• Video: Labour has the funds to build a new Hawke’s Bay hospital, says Chris Hipkins

Video: Labour has the funds to build a new Hawke’s Bay hospital, says Chris Hipkins

Labour has set aside funds to build a new Hawke’s Bay hospital if re-elected, says party leader and Prime Minister Chris Hipkins.

Hipkins, who was in Hawke’s Bay today, announced that his party had  pledged $1billion for the project and promised to begin a business case within its first 100 days of a new term.

Hipkins sat down for an interview with Hawke’s Bay App in Napier this afternoon. Asked how Labour would pay for a new hospital, Hipkins said: “The money is coming out of what we call the Multi-year Capital Allowance. “

“So the government set aside quite a lot of funding for capital works, for schools and hospitals in particular, and this is coming out of the funding that we've set aside for that.”

He said Labour was listening to the community in giving them a new hospital.

“We've had some really passionate advocacy from your local members of Parliament. Anna Lorck, in particular, has been relentless on making sure that Cabinet ministers and the Minister of Health in particular know how important it is that we get a new hospital here.”

“We knew when we came into government that our hospitals around the country were really badly run down. We've been working our way through them. We said some time ago that Hawke's Bay was next cab off the rank, and so I'm really pleased to be able to make the announcement today that actually we're going to do it.”

With regard to National’s claims that it said it would build a hospital in 2020 but Labour took it off the table, Hipkins was dismissive.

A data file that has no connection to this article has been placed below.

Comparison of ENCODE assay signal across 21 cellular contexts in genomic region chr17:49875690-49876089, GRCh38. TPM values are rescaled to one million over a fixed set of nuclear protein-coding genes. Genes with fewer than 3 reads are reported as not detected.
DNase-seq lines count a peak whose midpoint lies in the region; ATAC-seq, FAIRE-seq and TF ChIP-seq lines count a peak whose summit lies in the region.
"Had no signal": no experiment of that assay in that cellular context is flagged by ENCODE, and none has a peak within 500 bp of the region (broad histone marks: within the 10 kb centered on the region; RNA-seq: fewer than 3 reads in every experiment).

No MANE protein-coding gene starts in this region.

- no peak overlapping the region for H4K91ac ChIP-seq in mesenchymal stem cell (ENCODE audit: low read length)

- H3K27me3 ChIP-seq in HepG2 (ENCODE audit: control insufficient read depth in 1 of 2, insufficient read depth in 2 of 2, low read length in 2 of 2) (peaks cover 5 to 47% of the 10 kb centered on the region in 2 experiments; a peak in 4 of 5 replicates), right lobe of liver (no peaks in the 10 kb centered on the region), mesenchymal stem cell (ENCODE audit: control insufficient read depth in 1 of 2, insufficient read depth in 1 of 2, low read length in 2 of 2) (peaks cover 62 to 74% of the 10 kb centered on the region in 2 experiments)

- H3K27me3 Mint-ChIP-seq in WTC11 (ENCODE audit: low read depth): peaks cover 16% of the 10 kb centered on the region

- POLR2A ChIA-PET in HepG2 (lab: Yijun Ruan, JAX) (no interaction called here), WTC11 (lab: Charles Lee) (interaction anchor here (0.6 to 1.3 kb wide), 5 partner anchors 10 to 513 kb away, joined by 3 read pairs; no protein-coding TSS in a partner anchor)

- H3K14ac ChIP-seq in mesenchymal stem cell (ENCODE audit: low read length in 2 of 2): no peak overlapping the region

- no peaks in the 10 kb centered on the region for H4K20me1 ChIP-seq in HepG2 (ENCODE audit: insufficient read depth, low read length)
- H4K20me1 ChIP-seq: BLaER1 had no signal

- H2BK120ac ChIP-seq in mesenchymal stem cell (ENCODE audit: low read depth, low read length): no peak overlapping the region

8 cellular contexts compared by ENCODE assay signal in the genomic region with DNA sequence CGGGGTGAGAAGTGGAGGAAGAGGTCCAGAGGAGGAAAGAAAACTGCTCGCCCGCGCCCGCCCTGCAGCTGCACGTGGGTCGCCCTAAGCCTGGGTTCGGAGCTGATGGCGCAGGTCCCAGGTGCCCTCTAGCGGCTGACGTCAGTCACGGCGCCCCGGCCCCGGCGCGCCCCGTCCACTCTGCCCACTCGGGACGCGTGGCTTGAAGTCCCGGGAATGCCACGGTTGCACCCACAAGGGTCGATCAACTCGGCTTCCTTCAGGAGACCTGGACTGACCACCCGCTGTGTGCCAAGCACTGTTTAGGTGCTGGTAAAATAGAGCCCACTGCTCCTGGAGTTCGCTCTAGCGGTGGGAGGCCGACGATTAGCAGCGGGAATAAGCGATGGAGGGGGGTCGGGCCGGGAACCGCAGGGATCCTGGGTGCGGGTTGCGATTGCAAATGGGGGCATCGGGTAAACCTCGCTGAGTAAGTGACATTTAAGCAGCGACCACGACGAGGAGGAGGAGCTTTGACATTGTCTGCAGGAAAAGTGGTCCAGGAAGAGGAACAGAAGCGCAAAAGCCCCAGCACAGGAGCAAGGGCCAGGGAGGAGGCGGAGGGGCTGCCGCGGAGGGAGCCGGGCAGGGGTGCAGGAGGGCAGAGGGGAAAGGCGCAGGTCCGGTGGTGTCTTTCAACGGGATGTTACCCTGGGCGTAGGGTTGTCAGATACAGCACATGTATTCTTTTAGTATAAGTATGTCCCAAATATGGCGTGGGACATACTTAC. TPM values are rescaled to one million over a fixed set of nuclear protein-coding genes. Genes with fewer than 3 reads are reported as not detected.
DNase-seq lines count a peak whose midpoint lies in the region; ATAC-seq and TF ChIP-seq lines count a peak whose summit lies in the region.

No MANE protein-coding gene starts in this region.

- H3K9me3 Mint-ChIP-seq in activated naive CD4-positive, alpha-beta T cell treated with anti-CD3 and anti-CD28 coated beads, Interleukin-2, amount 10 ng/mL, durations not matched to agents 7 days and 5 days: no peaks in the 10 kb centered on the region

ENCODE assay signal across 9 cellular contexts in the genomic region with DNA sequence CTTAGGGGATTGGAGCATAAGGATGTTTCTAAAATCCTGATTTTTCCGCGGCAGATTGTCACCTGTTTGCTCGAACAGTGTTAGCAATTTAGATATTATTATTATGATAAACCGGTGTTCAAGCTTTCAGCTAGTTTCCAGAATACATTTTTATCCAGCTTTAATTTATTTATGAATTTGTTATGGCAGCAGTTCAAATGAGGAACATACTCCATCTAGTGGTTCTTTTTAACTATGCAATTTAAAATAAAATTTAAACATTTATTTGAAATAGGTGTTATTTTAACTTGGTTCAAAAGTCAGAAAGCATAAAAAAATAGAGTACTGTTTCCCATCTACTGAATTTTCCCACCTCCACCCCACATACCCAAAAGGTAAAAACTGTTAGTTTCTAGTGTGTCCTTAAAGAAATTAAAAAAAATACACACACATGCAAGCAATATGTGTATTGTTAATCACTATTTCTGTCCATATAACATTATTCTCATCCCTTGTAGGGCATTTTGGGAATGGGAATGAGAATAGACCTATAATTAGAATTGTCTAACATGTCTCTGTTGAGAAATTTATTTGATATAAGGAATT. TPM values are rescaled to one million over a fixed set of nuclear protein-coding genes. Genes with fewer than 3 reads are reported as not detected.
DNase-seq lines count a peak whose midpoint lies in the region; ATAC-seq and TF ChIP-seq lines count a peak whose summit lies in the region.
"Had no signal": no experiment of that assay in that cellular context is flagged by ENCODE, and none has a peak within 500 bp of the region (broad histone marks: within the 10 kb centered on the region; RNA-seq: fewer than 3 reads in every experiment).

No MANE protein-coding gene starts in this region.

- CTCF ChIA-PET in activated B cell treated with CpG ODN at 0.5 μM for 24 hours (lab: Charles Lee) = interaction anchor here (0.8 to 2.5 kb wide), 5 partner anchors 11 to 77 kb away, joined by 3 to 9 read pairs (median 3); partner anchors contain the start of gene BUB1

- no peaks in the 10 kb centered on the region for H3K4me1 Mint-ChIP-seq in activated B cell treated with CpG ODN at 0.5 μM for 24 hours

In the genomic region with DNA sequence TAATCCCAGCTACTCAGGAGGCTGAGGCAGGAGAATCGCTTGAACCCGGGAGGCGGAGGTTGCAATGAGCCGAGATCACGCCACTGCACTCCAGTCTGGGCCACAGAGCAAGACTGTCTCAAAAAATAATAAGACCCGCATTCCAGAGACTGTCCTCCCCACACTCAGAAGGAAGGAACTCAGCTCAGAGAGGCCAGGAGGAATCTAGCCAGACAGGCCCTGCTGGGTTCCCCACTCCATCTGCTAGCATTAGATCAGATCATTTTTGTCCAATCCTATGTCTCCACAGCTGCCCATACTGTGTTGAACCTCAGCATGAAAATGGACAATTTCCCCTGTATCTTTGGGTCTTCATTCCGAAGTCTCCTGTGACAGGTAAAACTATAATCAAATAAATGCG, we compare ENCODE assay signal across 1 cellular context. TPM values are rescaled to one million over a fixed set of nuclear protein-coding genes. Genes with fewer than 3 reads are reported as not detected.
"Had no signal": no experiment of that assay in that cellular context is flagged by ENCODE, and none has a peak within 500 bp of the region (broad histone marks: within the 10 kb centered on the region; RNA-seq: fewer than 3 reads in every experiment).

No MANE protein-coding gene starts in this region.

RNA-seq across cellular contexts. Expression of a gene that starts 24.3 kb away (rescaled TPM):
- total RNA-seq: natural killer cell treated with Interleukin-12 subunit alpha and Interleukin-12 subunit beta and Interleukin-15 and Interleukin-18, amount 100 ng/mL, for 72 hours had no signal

“Their commitments in 2020 just weren't credible. Ultimately, we've been careful about managing the government's finances so that we can actually catch up on our health infrastructure.”

“Our government, over the last six years, has spent six times more on hospital upgrades and health capital than the National government spent in the nine years that they were in government. I think if you want a government that's investing in upgrading and improving our hospitals, it's clearly a Labor government that's going to do that.”

This week the government also announced a Cyclone recovery package to support local businesses, tourism and the rebuild in Wairoa.

Hipkins said the announcement was aimed at getting local tourism moving.

“We've said that we'll support the communities affected by the cyclone right the way through.”

“It's about supporting some of the immediate business needs, including the need for, if you think about Wairoa, for example, for temporary accommodation for those who are coming in to support the rebuild. So we've got a package of announcements around that extending the Wairoa airport runway, for example, so that we can give them more resilience. Those things are all relatively small projects that will make a difference.”

Asked what he thought of complaints from communities affected by the Cyclone that the Government and councils were not doing enough for them, Hipkins indicated that he understood the frustrations.